Google Web Toolkit

Thursday, 18 May 2006

Google have released the Google Web Toolkit — “Build AJAX apps in the Java language”. At first I thought this might just be their version of the Yahoo UI Library, but it turns out to be a completely different approach to the same problem. The YUI Library (and most other Ajax libraries) allow you to build a Web UI directly, using HTML and JavaScript. With GWT, you write a GUI application in Java, and GWT translates it into JavaScript and HTML for web deployment. It’s a less flexible approach, but could make it easier for Java developers to develop web applications with desktop-style GUIs — if this is what they really want.

I distinguish three different styles of application user interface:

  • Desktop: Rich UI widgets, very responsive, minimal dynamic effects. For example, Microsoft Word or any traditional desktop application.
  • Web 1.0: The traditional web site. Basic UI widgets only, slow response (with frequent full-screen refreshes), no dynamic effects. For example, this website. :)
  • Web 2.0: Ajax style. Rich UI widgets, very responsive, dynamic effects such as fades and slides. For example, Google Maps.

Not all Web 2.0-style UIs are on the Web, and not all Desktop-style UIs are on the desktop. Picasa 2, the photo management application, is a good example. It’s a Windows desktop application, but it definitely has a Web 2.0 interface with a lot of movement and use of colour and fades. Such an interface may not always be appropriate, but the visual approach works beautifully (literally!) in this case.

Now, most Ajax libraries or frameworks allow you to develop web applications with Web 2.0 interfaces. GWT, on the other hand, seems to enable building web applications with desktop-style UIs. It’s an interesting approach that might make it easier to concentrate more on functionality and less on snazzy visual candy. So you get layout widgets, trees, menus, frames; but no yellow fades, sliding panels or other dynamic effects. However, sometimes the “candy” is appropriate, and there’s no easy way to incorporate other JavaScript libraries. (Some brave soul might like to try using GWT’s JavaScript Native Interface; you could probably write a Java wrapper for some JavaScript Ajax library. Good luck to you.)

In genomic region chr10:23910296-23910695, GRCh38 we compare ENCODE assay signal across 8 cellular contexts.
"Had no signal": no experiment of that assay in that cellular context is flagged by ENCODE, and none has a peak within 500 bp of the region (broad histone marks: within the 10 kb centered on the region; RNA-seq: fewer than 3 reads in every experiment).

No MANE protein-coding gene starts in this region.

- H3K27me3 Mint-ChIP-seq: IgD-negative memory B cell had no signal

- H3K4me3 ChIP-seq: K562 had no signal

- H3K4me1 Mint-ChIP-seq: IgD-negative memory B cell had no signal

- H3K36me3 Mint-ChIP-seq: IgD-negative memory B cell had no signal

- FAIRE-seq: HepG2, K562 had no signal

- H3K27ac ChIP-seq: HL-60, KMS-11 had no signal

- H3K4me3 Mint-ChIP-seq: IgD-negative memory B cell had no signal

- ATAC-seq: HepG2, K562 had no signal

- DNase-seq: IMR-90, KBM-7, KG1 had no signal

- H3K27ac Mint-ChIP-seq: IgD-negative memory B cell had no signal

For many, the heart of Ajax is asynchronous server communications. GWT includes RPC functionality, but it’s pretty bare. For example, GWT and Scriptaculous both allow you to fetch data from a server; Scriptaculous will automatically populate a div with the data, but the GWT code sample simply has a comment saying “do some UI stuff to show success”. You’re on your own; it really is like building a desktop GUI application. And of course, since you write in Java, you have to declare a serializable Java class for each type of message you need to exchange with the server. Ruby on Rails it ain’t.

(In a similar vein, I discovered Morfik Chess the other day. This is a nice chess UI and chess-playing computer implemented in JavaScript. An impressive achievement, made even more noteworthy by the fact that it is apparently written in Object Pascal and compiled into JavaScript. The last time I used Object Pascal was in 1990; I’m glad to see it’s still around.)

If you’ve already used other Ajax libraries or frameworks, you might wonder why anybody would want to use an opaque, inflexible toolkit like GWT to develop web apps. But if you’re a Java programmer who feels a bit daunted by multi-browser support, DOM and JavaScript, GWT could make it easy to put your application on the web.

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